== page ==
The world’s trees numbers are dwindling at an alarming rate.
Millions and millions of trees in North America have been reported to have died over the last few years, for a variety of different environmental issues that have culminated in a crisis.
The changing environment of the world and a steady decline in the nurturing of the rain forest has led to huge parts of the natural world becoming depleted. While trees are planted in some cases to make up for the huge numbers that are chopped down, it isn’t enough to replace the damage that is being done.
A new report published in the journal ‘Nature’, states that:
“15.3 billion trees are chopped down every year. It also estimates that 46% of the world’s trees have been cleared over the past 12,000 years”
While the world still gets to grips with recycling, many products we use every day contain paper from trees that is not recycled. Disposable coffee cups, kitchen towels and much of the wrapping that comes with foods never make it to the recycling plant, all of these need trees to continue to be produced.
As with many other environmental issues, it seems the world has walked blindly into the problem, not realizing how much damage we have been doing until it is too late. A huge emphasis is placed on the individual to recycle at home, but research suggests that it is really the multi-national corporations who must take the largest share of the blame.
As well as being cut down to serve as one-time packaging, or a single use coffee cup, many trees are dying for no reason at all – a condition known as ‘Sudden Oak Death’.
In 2010 a number of Hawaiian ‘ohia’ trees began to die of a condition that is still simply known as ‘ohia’s disease’. Botanists have been unable to get to the bottom of the disease and it is wreaking havoc on trees across the nation.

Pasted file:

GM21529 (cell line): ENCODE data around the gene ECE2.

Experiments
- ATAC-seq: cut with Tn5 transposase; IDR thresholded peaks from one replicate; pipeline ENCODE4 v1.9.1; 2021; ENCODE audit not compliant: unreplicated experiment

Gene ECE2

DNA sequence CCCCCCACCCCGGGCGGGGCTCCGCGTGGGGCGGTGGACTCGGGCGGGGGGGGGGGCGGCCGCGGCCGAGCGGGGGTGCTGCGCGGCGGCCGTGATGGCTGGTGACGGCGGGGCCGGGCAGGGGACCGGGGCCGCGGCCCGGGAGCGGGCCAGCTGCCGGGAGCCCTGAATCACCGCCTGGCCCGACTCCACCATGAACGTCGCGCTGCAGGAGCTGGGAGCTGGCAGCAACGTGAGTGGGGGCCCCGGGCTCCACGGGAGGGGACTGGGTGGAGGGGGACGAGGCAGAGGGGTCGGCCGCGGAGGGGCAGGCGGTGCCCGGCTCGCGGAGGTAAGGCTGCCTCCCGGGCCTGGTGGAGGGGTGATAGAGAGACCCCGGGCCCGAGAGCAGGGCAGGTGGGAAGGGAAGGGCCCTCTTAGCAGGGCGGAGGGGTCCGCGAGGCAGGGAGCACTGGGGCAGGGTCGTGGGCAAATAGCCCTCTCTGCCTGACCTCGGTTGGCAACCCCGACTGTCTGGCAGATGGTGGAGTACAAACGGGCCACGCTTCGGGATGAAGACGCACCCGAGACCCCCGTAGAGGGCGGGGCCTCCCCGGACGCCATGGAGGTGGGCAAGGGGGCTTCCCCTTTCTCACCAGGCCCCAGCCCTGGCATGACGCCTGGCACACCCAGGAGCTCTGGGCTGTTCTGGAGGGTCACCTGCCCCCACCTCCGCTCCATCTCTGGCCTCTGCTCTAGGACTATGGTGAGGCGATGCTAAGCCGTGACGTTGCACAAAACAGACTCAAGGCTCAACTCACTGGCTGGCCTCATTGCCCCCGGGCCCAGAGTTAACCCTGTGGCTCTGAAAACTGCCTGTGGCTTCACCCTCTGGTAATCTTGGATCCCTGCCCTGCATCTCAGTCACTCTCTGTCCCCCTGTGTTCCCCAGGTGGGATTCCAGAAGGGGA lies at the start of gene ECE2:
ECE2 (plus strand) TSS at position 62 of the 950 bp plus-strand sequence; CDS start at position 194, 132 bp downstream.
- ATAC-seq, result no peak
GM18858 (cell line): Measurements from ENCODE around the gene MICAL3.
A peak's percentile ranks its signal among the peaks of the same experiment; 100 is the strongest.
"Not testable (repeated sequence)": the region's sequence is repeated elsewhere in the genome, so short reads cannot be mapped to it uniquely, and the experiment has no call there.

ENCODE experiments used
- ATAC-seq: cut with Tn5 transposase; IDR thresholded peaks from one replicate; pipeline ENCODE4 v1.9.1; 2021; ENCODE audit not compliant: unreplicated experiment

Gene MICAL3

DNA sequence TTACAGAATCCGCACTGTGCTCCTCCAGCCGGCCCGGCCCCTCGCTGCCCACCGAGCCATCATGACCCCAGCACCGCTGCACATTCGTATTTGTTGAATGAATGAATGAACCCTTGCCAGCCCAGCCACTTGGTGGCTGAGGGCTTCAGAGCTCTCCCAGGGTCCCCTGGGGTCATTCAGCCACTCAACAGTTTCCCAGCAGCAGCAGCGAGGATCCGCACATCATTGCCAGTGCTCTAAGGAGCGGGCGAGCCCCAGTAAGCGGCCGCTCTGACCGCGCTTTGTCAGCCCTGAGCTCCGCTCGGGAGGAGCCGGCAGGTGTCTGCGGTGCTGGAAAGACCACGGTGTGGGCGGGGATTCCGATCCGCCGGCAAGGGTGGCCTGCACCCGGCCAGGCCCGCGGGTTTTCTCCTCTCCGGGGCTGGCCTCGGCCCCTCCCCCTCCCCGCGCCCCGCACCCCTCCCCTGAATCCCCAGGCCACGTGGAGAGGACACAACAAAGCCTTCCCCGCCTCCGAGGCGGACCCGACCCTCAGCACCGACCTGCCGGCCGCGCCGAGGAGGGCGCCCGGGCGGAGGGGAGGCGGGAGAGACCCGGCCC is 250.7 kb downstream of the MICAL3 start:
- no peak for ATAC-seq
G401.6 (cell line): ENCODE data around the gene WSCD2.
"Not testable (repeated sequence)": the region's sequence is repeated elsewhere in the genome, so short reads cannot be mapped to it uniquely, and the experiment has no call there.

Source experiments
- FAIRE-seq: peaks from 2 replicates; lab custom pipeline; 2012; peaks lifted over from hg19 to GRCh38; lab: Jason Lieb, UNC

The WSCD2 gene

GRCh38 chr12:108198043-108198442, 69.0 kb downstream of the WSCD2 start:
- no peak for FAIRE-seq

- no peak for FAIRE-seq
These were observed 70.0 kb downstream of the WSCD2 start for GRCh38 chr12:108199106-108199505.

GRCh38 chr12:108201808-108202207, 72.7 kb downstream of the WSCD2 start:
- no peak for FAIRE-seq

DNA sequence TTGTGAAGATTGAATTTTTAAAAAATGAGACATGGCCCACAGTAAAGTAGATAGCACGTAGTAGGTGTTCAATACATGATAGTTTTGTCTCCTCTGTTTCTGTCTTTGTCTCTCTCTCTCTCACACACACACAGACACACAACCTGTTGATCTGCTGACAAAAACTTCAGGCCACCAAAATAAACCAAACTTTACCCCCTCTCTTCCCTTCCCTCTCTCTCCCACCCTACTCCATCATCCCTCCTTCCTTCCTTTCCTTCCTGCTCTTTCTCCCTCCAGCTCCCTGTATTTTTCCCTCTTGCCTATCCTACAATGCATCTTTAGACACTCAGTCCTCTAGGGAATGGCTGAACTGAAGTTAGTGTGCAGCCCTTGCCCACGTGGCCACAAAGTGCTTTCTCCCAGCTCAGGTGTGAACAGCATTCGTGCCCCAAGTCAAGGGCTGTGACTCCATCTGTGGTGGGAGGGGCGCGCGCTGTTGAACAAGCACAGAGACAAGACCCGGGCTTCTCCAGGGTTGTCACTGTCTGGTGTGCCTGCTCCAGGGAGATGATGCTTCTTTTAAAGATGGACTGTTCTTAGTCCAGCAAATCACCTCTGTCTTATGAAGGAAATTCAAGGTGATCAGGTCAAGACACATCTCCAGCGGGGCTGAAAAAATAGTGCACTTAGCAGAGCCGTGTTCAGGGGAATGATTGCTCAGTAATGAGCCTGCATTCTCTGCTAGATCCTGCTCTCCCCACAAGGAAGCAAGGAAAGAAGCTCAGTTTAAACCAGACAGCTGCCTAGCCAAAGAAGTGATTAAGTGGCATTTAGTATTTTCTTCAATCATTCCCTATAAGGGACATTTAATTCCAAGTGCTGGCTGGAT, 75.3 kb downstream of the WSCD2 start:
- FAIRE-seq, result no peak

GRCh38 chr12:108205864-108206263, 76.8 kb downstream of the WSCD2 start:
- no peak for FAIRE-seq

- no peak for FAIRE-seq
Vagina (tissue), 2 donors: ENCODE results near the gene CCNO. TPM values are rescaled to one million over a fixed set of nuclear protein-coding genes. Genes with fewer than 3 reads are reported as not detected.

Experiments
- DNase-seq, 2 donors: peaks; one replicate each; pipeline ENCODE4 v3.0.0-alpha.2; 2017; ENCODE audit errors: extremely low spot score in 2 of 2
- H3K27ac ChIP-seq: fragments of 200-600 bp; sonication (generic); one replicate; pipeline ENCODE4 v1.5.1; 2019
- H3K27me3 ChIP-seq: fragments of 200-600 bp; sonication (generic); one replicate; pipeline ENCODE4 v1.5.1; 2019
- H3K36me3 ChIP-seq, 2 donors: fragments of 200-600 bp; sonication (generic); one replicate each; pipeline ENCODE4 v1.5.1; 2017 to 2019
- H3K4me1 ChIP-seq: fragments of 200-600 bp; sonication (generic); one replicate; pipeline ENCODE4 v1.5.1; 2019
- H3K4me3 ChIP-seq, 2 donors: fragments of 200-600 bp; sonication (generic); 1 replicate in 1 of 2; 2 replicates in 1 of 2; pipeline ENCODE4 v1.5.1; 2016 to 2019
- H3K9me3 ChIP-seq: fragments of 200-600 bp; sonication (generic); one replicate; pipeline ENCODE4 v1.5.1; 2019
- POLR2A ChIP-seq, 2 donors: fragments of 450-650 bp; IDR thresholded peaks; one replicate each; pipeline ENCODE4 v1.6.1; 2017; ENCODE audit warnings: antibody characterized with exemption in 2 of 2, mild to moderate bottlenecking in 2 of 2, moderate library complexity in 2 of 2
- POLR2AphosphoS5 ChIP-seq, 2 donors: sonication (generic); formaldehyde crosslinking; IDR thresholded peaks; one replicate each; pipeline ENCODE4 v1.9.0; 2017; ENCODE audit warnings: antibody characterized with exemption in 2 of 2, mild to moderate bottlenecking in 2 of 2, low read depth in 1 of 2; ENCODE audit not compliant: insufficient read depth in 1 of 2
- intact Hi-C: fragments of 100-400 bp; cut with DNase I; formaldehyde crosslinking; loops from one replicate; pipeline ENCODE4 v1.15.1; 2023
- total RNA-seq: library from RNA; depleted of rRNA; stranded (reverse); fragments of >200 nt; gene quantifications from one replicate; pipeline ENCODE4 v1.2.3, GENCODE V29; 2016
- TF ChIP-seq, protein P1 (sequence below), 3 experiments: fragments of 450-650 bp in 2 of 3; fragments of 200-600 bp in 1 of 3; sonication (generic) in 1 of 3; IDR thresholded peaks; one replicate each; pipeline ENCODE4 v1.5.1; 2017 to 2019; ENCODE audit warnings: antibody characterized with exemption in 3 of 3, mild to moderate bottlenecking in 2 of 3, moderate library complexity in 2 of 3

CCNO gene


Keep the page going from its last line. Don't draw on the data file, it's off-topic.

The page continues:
Thomas Crowther, one of the researchers in the study, from Yale University took over 400,000 measurements on trees across the nation. He spoke to Time about the negative effect human beings are having on the planet.
“The factors driving tree density vary dramatically across the biomes,”
“But the one feature that stayed consistent across all of them was the negative impact of humans.”
The negative impact that humans are having on the environment have been well documented.
Issues in Ecology reported:
“Natural ecosystems have been altered in various ways by nitrogen, sulfur, and mercury deposited in rain, snow, or as gases and particles in the atmosphere. Through decades of scientific research, scientists have documented how local, regional, and global sources of air pollution can produce profound changes in ecosystems.
These changes include acidification of soils and surface waters, harmful algal blooms and low oxygen conditions in estuaries, reduced diversity of native plants, high levels of mercury in fish and other wildlife, and decreased tolerance to other stresses, such as pests, disease, and climate change.”